Mark Jarvis, Oracle's chief marketing officer, suggested in an internal June 3, 2003, e-mail that the company "use this news in order to create FUD with prospects and customers alike." FUD is a common term in the computer industry that describes a campaign to spread misinformation or exaggerations.
Another excerpt included in the PeopleSoft interrogatory and Oracle's reply was an e-mail message sent by Keven Blake to Oracle President Charles Phillips and others on Sept. 10, 2003. It said that "(we) have successfully spread enough FUD along with our own capabilities to have a good average shot at winning."
Read the whole CNET article for more excerpts.

Checklist for Sarbanes-Oxley compliance

Here's a simple one-page checklist for a self-assessment of Sarbanes-Oxley (SOX) compliance readiness. To download it, you'll need to do a one-time free registration with Baseline.

Related posts
Sarbanes-Oxley spotlights need for controls in IT
Cost of compliance with Sarbanes-Oxley isn't mainly in new systems
Is Sarbanes-Oxley the new Y2K?

Microsoft counters SAP with Axapta price cut

A few months ago, Microsoft and SAP were talking about a merger. This month, they are fighting each other for market share. It appears that SAP, with its SAP Business One and All-in-One program targeted at small and mid-size companies respectively, has had some success in taking deals in Germany away from Microsoft, specifically those involving its higher end Axapta ERP offering. (Unlike in the U.S., Axapta has always had a strong presence in the European market and has been competing with SAP there for years.)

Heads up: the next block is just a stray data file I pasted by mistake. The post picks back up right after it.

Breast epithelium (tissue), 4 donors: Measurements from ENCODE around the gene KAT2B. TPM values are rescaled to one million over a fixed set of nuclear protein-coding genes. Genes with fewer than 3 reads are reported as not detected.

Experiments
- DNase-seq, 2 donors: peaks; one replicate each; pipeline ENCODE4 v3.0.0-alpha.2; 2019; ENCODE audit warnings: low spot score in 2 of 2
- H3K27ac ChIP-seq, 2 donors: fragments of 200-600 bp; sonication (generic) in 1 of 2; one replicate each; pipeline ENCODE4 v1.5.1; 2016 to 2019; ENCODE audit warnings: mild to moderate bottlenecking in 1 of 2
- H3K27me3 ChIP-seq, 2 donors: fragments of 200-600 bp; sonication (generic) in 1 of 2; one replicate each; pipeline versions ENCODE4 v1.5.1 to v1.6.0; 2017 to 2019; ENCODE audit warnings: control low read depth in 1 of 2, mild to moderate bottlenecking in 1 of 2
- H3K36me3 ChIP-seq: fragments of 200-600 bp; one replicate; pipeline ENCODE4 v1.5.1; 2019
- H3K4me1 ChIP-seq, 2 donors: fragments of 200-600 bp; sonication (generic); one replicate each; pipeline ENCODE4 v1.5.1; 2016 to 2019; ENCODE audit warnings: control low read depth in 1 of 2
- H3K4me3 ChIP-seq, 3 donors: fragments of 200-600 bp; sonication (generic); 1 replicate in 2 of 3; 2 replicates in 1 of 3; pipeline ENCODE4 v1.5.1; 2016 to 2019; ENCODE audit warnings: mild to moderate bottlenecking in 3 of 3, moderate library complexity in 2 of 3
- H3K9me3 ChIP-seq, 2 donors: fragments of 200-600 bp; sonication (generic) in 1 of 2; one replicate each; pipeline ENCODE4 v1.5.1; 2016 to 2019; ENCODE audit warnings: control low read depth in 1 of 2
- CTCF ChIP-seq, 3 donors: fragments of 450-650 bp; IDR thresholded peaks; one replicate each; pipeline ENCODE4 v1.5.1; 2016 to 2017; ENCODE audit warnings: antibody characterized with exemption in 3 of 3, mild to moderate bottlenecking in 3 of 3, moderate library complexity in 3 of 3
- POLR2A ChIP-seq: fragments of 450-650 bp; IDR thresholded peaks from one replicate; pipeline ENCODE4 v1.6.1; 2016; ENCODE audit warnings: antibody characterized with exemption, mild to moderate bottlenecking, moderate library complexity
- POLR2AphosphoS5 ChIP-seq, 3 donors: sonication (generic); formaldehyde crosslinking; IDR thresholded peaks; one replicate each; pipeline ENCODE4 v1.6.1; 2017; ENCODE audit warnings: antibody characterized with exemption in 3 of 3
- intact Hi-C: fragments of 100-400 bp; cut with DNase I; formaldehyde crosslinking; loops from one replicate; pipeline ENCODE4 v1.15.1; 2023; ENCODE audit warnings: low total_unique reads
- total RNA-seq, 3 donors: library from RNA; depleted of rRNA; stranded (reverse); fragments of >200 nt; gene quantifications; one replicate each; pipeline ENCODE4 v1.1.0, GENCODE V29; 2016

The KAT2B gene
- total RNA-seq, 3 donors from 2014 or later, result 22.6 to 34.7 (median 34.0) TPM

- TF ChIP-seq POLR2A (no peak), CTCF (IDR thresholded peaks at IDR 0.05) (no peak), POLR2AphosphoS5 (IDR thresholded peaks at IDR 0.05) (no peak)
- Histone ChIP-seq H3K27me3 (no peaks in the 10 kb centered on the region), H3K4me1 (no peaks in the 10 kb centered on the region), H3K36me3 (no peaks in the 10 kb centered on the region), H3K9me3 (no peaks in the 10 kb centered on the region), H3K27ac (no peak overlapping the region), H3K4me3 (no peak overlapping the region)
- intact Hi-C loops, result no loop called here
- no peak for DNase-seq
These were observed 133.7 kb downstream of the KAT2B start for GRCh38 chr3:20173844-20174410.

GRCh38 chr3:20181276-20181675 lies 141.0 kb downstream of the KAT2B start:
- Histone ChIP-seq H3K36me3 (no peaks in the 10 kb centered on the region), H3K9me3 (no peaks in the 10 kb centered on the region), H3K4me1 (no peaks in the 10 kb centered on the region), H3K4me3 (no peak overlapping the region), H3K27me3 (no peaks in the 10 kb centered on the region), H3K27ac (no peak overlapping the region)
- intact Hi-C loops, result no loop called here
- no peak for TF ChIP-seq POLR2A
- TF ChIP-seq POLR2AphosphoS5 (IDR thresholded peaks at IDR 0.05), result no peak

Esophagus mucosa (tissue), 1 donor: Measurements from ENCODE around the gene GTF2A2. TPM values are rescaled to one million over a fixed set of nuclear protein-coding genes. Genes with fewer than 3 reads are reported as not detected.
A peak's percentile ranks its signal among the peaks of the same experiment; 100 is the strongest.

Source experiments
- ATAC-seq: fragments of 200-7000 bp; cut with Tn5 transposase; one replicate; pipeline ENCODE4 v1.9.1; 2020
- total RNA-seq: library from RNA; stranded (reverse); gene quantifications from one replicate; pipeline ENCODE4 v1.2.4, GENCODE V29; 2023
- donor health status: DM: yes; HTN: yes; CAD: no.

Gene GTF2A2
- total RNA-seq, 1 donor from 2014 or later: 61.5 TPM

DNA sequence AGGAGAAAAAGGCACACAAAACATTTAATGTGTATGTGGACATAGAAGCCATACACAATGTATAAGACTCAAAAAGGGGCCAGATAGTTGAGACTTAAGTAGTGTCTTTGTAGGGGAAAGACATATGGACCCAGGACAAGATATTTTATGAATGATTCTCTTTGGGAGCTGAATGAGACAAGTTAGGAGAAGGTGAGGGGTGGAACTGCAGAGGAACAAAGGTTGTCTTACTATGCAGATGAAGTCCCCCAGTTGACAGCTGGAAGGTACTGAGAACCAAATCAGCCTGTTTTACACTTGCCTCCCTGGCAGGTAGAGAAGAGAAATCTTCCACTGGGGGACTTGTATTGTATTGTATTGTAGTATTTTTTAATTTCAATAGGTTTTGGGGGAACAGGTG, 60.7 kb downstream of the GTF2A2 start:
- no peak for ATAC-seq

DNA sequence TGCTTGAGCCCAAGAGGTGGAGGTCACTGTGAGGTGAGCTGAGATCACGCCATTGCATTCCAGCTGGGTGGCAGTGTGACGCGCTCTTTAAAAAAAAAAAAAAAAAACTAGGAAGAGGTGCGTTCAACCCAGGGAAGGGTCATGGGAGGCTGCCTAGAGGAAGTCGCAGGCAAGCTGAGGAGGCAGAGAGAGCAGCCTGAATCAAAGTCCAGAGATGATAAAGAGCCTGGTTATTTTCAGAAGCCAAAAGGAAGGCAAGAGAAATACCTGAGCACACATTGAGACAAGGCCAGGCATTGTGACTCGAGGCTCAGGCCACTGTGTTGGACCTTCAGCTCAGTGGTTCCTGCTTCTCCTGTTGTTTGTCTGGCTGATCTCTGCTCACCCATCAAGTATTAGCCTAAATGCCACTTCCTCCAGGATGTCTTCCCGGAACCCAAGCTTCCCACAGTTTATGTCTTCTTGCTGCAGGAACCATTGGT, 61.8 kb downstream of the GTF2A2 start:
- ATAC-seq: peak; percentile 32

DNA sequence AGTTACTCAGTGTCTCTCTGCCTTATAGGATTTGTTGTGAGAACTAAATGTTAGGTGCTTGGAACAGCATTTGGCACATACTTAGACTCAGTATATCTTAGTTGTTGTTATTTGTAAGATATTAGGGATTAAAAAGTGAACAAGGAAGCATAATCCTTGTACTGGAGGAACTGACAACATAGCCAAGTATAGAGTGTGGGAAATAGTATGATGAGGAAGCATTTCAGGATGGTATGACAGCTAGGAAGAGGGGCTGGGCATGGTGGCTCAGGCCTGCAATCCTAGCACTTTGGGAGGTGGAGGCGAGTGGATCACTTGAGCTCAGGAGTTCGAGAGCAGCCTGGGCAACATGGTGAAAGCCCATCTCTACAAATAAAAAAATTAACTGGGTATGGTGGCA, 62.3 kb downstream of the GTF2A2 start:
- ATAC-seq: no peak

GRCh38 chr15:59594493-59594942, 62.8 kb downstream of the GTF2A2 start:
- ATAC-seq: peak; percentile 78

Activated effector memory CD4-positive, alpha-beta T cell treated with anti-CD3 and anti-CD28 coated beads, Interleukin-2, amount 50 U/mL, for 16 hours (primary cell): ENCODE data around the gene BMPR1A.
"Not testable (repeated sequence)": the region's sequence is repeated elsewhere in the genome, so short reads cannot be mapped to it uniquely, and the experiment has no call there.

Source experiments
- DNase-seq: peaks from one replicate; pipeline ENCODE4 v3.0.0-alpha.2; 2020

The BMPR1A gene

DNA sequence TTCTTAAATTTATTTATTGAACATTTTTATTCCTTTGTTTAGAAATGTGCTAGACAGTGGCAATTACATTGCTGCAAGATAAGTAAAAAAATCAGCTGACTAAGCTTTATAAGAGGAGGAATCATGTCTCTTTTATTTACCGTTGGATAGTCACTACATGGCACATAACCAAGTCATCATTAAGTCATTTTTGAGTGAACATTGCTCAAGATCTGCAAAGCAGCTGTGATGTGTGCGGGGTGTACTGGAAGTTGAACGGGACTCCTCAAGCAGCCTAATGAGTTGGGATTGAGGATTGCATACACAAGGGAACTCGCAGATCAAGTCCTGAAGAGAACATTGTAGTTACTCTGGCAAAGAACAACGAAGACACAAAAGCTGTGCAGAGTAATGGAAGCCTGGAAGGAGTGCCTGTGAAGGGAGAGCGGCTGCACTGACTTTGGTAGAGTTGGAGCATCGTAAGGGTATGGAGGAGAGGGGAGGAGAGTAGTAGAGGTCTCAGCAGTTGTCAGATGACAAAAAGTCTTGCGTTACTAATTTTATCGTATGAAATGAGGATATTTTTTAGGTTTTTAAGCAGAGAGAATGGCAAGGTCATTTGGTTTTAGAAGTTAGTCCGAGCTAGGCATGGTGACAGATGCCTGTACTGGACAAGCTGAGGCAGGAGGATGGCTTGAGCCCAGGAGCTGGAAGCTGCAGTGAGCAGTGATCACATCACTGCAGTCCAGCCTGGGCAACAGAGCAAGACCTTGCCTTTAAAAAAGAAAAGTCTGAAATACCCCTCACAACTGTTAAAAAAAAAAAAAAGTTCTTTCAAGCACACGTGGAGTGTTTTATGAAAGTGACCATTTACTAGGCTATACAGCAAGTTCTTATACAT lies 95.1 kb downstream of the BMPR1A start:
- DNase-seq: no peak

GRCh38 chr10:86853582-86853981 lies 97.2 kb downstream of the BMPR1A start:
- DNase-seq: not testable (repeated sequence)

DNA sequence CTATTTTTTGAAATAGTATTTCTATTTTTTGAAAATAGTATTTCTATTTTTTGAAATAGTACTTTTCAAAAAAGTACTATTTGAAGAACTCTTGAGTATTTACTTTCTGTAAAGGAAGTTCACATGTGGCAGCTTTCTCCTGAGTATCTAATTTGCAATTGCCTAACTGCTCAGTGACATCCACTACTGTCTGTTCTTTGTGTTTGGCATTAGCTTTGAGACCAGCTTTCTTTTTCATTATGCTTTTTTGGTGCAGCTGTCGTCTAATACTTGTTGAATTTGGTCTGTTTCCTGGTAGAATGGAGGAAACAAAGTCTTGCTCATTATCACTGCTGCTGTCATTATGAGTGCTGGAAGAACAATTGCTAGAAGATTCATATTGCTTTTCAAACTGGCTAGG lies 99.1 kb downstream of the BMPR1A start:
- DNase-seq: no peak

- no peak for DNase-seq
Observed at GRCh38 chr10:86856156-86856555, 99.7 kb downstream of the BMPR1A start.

Quoted in an AFX News article, Michael Kleinemeier, head of SAP's German operation said,
"We have increased our total number of clients in this space by 40 to 50 percent," Kleinemeier said. He said that about 500 small businesses now use SAP's Business One software package and 2,000 mid-sized businesses use its All-in-One program. As a result, SAP is out in front of rival Microsoft and its "Microsoft Business Solutions" product.
In response, Microsoft is reportedly cutting the price of Axapta by 12% in order to hold ground against SAP.